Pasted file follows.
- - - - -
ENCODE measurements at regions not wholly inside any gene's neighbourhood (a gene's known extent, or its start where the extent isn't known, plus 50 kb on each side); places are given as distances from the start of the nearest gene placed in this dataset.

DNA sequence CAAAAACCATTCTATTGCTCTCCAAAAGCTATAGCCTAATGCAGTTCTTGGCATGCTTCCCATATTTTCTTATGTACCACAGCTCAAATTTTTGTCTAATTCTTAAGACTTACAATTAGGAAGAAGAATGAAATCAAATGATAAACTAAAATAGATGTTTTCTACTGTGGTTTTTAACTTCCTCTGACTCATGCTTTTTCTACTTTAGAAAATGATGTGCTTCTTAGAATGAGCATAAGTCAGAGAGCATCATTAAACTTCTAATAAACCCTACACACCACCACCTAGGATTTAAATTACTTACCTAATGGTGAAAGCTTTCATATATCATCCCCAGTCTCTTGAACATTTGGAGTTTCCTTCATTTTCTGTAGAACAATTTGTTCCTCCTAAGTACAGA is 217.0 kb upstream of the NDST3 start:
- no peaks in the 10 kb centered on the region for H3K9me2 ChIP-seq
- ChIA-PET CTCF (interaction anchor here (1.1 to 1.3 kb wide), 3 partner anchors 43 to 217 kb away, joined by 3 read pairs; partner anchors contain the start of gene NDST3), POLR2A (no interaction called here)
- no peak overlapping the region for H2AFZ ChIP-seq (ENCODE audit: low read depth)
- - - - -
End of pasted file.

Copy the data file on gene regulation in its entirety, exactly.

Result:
ENCODE measurements at regions not wholly inside any gene's neighbourhood (a gene's known extent, or its start where the extent isn't known, plus 50 kb on each side); places are given as distances from the start of the nearest gene placed in this dataset.

DNA sequence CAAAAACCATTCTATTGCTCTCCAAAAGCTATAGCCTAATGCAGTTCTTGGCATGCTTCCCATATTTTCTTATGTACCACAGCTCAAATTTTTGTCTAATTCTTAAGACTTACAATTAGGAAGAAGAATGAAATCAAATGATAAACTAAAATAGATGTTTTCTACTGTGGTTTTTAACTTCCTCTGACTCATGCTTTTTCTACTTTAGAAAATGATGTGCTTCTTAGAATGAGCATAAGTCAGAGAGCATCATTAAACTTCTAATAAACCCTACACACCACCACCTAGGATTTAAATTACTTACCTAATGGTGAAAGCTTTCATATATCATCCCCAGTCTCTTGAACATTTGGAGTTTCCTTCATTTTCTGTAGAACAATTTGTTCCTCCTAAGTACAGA is 217.0 kb upstream of the NDST3 start:
- no peaks in the 10 kb centered on the region for H3K9me2 ChIP-seq
- ChIA-PET CTCF (interaction anchor here (1.1 to 1.3 kb wide), 3 partner anchors 43 to 217 kb away, joined by 3 read pairs; partner anchors contain the start of gene NDST3), POLR2A (no interaction called here)
- no peak overlapping the region for H2AFZ ChIP-seq (ENCODE audit: low read depth)